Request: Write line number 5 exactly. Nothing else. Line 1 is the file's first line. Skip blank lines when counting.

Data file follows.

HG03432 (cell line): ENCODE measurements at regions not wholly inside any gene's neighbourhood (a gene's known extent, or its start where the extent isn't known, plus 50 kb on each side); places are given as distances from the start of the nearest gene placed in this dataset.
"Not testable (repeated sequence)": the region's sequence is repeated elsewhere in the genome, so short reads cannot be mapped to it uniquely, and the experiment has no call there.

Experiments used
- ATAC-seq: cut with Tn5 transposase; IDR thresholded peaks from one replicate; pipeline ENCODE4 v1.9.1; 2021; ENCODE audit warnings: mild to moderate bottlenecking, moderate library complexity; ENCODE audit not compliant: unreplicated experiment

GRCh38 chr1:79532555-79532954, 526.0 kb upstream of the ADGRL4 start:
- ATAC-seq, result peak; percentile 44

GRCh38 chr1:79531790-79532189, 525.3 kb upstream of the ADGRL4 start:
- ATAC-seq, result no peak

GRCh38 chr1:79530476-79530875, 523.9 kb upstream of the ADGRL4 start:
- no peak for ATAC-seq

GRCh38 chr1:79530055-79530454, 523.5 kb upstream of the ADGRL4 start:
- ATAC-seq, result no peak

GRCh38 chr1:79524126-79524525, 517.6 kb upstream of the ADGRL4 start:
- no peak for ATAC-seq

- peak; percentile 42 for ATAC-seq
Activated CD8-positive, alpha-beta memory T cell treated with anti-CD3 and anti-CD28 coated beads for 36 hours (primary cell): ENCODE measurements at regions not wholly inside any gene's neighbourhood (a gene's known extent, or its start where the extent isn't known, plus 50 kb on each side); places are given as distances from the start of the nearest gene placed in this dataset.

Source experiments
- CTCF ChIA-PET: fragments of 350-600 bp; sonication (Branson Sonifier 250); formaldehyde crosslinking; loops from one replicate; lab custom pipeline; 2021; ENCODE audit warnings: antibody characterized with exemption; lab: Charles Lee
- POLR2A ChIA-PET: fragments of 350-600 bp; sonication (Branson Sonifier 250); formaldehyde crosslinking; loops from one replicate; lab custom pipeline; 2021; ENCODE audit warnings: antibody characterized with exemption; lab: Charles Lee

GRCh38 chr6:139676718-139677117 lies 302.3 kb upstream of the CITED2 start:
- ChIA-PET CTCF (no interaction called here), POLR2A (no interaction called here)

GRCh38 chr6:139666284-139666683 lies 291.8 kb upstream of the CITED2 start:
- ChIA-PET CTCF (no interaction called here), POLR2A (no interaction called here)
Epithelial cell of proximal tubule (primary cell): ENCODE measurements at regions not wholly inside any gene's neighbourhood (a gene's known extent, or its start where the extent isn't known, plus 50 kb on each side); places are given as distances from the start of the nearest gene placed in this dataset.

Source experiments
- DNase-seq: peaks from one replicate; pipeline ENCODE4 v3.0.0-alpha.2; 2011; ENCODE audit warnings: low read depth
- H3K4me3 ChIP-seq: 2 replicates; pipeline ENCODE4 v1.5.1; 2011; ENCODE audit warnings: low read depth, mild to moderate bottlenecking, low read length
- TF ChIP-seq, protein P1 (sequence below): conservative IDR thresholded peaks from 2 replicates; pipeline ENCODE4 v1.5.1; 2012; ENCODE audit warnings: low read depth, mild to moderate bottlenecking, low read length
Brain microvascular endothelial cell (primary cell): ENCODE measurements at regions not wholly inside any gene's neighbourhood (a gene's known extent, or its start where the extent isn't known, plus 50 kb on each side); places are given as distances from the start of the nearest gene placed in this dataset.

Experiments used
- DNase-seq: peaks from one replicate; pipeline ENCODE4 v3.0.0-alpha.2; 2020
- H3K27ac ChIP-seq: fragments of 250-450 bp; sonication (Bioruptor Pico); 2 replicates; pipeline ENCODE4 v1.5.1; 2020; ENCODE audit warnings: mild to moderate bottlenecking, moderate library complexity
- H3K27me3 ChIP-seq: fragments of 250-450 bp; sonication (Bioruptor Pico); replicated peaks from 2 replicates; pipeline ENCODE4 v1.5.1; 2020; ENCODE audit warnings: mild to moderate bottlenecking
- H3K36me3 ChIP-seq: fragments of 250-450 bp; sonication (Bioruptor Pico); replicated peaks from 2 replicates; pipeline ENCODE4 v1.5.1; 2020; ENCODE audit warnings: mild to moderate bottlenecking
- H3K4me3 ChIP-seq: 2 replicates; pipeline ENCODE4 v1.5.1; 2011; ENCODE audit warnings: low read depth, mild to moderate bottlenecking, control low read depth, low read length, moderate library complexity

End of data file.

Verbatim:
GRCh38 chr1:79532555-79532954, 526.0 kb upstream of the ADGRL4 start: